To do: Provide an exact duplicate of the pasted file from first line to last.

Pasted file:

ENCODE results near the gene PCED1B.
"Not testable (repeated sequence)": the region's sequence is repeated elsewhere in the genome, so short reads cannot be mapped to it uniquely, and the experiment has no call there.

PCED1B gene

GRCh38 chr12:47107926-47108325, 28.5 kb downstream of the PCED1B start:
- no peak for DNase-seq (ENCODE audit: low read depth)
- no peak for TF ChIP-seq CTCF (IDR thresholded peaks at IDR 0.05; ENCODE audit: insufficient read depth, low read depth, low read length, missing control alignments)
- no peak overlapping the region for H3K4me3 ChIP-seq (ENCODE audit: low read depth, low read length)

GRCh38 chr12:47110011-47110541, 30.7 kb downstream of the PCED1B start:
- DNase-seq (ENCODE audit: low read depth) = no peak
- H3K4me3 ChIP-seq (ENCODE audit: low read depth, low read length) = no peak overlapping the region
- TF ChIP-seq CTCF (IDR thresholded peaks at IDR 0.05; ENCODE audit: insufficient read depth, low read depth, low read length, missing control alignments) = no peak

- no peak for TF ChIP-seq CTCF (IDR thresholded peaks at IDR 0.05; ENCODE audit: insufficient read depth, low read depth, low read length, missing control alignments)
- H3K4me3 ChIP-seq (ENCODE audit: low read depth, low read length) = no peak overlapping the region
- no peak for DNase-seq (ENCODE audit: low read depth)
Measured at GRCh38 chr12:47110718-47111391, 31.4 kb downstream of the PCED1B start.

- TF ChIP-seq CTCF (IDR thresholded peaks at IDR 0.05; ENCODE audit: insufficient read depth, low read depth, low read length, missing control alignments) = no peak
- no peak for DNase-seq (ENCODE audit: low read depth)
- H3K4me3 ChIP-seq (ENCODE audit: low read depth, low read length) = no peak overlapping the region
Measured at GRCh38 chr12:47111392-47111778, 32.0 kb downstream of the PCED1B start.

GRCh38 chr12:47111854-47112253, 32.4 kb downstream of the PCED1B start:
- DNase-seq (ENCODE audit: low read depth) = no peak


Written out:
ENCODE results near the gene PCED1B.
"Not testable (repeated sequence)": the region's sequence is repeated elsewhere in the genome, so short reads cannot be mapped to it uniquely, and the experiment has no call there.

PCED1B gene

GRCh38 chr12:47107926-47108325, 28.5 kb downstream of the PCED1B start:
- no peak for DNase-seq (ENCODE audit: low read depth)
- no peak for TF ChIP-seq CTCF (IDR thresholded peaks at IDR 0.05; ENCODE audit: insufficient read depth, low read depth, low read length, missing control alignments)
- no peak overlapping the region for H3K4me3 ChIP-seq (ENCODE audit: low read depth, low read length)

GRCh38 chr12:47110011-47110541, 30.7 kb downstream of the PCED1B start:
- DNase-seq (ENCODE audit: low read depth) = no peak
- H3K4me3 ChIP-seq (ENCODE audit: low read depth, low read length) = no peak overlapping the region
- TF ChIP-seq CTCF (IDR thresholded peaks at IDR 0.05; ENCODE audit: insufficient read depth, low read depth, low read length, missing control alignments) = no peak

- no peak for TF ChIP-seq CTCF (IDR thresholded peaks at IDR 0.05; ENCODE audit: insufficient read depth, low read depth, low read length, missing control alignments)
- H3K4me3 ChIP-seq (ENCODE audit: low read depth, low read length) = no peak overlapping the region
- no peak for DNase-seq (ENCODE audit: low read depth)
Measured at GRCh38 chr12:47110718-47111391, 31.4 kb downstream of the PCED1B start.

- TF ChIP-seq CTCF (IDR thresholded peaks at IDR 0.05; ENCODE audit: insufficient read depth, low read depth, low read length, missing control alignments) = no peak
- no peak for DNase-seq (ENCODE audit: low read depth)
- H3K4me3 ChIP-seq (ENCODE audit: low read depth, low read length) = no peak overlapping the region
Measured at GRCh38 chr12:47111392-47111778, 32.0 kb downstream of the PCED1B start.

GRCh38 chr12:47111854-47112253, 32.4 kb downstream of the PCED1B start:
- DNase-seq (ENCODE audit: low read depth) = no peak